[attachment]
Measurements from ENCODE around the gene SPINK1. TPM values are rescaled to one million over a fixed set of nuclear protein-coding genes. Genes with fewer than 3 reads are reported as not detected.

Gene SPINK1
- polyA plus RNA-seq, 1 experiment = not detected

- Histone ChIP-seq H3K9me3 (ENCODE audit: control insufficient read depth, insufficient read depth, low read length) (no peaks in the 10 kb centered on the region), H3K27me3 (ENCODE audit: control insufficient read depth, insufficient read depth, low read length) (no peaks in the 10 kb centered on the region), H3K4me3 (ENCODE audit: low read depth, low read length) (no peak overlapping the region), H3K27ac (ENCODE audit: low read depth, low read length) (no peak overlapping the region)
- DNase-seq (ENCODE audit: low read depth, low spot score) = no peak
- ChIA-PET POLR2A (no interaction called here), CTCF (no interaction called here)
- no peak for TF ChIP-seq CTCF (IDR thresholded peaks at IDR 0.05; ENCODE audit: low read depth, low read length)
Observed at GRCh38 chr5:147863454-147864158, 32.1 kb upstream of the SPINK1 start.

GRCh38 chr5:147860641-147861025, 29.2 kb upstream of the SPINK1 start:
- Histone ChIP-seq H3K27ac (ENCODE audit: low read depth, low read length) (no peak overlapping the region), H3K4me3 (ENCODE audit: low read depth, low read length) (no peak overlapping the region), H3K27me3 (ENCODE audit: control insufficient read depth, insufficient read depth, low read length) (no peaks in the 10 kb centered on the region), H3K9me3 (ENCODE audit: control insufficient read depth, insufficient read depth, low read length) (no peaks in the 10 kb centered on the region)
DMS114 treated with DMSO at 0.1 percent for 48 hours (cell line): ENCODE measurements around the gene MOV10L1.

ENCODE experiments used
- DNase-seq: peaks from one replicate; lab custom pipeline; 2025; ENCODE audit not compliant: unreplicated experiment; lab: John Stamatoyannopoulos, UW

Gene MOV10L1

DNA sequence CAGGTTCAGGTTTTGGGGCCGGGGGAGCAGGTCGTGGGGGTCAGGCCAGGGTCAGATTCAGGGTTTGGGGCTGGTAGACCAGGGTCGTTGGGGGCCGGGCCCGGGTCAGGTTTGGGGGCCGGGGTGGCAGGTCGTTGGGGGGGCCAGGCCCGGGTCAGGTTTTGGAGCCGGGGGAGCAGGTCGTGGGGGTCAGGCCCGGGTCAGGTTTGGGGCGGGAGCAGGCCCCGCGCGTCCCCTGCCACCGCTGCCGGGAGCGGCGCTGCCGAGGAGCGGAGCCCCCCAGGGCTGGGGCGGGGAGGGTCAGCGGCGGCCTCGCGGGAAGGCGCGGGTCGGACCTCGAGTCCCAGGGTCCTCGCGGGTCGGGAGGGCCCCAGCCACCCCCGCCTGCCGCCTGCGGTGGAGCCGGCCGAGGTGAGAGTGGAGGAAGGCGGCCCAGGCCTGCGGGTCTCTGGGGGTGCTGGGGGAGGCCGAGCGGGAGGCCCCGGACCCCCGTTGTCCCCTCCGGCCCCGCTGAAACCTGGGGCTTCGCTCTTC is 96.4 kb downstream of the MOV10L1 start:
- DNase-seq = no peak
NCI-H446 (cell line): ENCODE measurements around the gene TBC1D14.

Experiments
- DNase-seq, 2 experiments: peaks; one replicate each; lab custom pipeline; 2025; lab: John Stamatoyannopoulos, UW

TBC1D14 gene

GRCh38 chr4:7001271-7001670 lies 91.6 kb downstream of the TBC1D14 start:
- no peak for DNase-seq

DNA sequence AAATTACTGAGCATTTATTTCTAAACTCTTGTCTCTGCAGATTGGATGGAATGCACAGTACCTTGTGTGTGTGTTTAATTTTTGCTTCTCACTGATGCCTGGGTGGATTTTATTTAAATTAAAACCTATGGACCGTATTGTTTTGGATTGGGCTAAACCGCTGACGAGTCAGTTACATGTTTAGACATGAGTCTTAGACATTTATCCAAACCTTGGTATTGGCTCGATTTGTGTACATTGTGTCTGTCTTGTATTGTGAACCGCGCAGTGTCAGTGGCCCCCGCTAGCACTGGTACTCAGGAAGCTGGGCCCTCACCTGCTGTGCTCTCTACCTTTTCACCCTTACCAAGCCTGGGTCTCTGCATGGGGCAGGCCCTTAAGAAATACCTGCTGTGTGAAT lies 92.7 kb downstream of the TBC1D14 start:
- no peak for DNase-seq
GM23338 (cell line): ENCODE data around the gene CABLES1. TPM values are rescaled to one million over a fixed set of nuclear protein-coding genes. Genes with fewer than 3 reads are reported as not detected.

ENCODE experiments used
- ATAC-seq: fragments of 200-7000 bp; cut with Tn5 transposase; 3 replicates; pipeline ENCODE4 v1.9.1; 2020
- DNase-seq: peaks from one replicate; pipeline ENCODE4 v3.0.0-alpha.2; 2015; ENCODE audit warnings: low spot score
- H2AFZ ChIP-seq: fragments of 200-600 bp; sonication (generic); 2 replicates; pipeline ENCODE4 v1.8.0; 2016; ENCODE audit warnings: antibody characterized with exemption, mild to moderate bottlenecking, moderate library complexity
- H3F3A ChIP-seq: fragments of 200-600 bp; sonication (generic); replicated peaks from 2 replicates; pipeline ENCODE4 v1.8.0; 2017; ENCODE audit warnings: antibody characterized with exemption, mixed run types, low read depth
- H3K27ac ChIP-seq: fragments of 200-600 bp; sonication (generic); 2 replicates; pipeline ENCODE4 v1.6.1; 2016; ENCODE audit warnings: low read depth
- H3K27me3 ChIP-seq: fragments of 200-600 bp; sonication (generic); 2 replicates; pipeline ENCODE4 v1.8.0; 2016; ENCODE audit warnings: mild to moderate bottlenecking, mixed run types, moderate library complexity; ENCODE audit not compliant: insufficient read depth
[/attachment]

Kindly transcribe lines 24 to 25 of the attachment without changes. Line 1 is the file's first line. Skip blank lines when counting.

- no peak for DNase-seq
GM23338 (cell line): ENCODE data around the gene CABLES1. TPM values are rescaled to one million over a fixed set of nuclear protein-coding genes. Genes with fewer than 3 reads are reported as not detected.